Bay Area foodie Lauren McCabe Herpich highlights the region’s hidden culinary gems with Local Food Adventures walking tours.
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Which is why Lauren McCabe Herpich decided to launch Local Food Adventures, a walking tour company that highlights the region’s hidden culinary gems. “It’s a rich and vibrant food scene here, and I want to share it with everyone, whether you’re a local or a visitor,” says Herpich.
Her passion for the business began in college when she worked as a campus guide at the University of Arizona. While earning her master’s degree from Northwestern University, she gave guided food tours in Chicago. Her destination wedding in Napa Valley inspired the couple to relocate to California. They landed in the East Bay. To establish roots and support her new neighborhood’s small businesses, Herpich started the Rockridge Food Tour, and when her son Connor was born, it transitioned into Local Food Adventures, which received the “Best Walking Tour in the East Bay” award by Diablo Magazine.
Running a thriving touring company, however, comes with a stream of operating costs. Here’s how Herpich uses her credit cards to make sure her growing body of hungry clients will always have a delicious experience.
Did you use credit cards in the beginning of your venture?
Yes. I’m proud to say that I created my website and marketing materials entirely on my own. But I definitely needed to use a credit card for things like business insurance, web hosting, printed materials and to open a couple of house accounts with local businesses where I take my guests.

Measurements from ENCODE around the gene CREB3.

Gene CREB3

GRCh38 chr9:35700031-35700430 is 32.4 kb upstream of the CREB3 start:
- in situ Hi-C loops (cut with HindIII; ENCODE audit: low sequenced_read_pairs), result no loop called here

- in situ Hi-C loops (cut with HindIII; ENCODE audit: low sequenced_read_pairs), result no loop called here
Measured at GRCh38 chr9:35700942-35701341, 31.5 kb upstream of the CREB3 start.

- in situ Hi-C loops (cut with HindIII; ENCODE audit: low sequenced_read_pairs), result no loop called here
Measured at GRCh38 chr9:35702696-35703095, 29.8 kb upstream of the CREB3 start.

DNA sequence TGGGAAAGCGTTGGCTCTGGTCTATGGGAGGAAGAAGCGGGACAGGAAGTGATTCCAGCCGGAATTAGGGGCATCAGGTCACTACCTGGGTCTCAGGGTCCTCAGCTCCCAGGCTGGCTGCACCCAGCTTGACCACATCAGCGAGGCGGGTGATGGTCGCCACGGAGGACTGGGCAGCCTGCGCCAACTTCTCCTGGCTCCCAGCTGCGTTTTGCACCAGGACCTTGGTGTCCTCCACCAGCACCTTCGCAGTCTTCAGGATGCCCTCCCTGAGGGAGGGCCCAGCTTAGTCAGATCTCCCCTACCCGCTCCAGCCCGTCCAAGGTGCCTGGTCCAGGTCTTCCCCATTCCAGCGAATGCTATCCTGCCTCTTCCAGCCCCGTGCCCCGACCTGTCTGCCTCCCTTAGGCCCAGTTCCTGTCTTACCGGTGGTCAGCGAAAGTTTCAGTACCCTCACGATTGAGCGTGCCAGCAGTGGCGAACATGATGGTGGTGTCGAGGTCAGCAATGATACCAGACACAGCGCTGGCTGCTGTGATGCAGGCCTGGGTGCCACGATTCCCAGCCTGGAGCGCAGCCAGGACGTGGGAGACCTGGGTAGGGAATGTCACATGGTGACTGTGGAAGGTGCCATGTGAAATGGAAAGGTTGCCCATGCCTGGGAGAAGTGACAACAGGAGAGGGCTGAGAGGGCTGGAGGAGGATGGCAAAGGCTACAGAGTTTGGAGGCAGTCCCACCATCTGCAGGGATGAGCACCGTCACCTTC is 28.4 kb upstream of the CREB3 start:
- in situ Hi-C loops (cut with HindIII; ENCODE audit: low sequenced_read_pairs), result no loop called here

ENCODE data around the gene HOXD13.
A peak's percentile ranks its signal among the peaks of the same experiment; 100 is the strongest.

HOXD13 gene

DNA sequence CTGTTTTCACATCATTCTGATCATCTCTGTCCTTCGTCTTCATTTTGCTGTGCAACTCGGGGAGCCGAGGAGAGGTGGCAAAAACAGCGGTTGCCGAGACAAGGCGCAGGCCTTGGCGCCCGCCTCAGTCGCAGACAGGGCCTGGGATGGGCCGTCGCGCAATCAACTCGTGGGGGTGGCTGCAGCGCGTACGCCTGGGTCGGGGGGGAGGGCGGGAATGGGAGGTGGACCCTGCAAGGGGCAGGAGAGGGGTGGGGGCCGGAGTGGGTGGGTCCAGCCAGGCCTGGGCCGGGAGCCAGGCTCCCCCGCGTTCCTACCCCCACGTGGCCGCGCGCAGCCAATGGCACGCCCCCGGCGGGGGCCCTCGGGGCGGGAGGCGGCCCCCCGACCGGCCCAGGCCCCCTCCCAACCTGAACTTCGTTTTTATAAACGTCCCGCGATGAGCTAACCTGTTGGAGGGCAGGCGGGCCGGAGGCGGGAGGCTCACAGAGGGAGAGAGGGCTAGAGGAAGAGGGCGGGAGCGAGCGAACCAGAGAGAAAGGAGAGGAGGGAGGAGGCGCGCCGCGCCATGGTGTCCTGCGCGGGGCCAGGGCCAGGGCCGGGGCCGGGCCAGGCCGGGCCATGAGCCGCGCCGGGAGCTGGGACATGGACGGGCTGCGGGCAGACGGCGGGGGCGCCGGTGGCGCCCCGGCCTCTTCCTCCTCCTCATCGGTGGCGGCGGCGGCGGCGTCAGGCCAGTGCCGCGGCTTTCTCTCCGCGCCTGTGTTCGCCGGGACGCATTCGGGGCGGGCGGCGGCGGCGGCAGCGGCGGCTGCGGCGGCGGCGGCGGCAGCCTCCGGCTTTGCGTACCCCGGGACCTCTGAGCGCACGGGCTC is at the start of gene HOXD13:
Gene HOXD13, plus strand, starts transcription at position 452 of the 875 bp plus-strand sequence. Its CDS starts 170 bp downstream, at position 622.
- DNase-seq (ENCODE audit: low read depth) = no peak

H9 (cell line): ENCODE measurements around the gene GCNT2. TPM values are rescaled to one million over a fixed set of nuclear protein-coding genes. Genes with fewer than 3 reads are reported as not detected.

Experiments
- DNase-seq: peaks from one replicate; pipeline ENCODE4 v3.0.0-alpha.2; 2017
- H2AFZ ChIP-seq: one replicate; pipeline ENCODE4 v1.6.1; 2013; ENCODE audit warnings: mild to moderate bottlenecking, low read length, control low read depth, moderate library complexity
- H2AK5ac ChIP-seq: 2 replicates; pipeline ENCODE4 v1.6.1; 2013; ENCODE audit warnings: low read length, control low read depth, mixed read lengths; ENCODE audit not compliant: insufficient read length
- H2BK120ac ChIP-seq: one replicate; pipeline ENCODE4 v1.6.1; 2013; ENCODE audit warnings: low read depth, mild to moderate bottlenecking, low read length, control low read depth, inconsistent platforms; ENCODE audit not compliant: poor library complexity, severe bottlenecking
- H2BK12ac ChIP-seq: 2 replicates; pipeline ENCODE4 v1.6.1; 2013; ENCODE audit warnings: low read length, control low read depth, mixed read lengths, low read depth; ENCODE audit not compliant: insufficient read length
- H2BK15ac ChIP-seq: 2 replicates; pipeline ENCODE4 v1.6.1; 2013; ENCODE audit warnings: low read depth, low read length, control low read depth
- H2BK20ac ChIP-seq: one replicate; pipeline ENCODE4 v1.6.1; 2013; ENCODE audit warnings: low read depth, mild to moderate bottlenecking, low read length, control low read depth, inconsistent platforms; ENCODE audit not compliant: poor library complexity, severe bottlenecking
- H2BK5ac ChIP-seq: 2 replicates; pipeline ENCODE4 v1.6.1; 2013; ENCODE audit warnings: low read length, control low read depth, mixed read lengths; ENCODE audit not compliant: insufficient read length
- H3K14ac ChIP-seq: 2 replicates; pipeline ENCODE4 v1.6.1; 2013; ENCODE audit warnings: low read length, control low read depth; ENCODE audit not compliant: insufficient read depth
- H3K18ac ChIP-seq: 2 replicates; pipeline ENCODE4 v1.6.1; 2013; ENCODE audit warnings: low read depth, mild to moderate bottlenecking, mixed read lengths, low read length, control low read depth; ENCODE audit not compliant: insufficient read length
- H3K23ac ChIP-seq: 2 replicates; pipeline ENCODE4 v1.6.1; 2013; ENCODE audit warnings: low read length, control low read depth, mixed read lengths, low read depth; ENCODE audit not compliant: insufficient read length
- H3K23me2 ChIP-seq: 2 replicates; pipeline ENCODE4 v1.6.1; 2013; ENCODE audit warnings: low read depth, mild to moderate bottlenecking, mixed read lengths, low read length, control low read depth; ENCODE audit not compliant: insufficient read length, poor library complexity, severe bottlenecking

I initially used a personal Chase Sapphire credit card for all expenses as I loved the rewards program and had been an accountholder since 2005. When I registered my business, I decided to keep using Chase and open a Chase Ink Business Preferred credit card.
What role do credit cards currently play in your business operations?
Now I practically charge everything regarding my business to my Chase Ink Business credit card, including my annual business insurance policy, web hosting, monthly phone bill, Gmail account fees, Mailchimp account, printing of marketing materials, parking and Lyft expenses. I also use it for business meals with existing and potential tour stops and an annual industry-related conference I attend every year, so that includes airfare, hotel and related expenses.
So not only do I use my credit card to pretty much pay for everything and rack up a lot of rewards points, but by doing so it makes it really easy to keep track of expenses and do my monthly bookkeeping as practically all of my financial activity is in one place.
What are you trading all those rewards points in for?
I rack up a lot of points every year. It’s enough to redeem approximately four round-trip coast-to-coast tickets each year through the Chase Ultimate Rewards program.
This has been such a win-win-win for me, my business and my family. We use my points to book our flights back to the East Coast for the holidays as well as a personal trip for just me.
Any advice regarding credit cards for other small business owners?
As long as you can pay off your credit card every month, which I do, using a rewards-based business card is a great way to pay for expenses and keep all expenses in one place. You can then treat yourself and your family to some travel or even a cool experience.
But this strategy is not new for me. Before starting my business, I did redeem points I earned from my personal Chase Sapphire card to treat my now-husband to a private golf lesson with PGA tour player Steve Stricker at the Olympia Fields Country Club outside Chicago. This was a Chase Sapphire rewards experience.
So, if you handle your personal and business cards the same way, you’ll always come out ahead!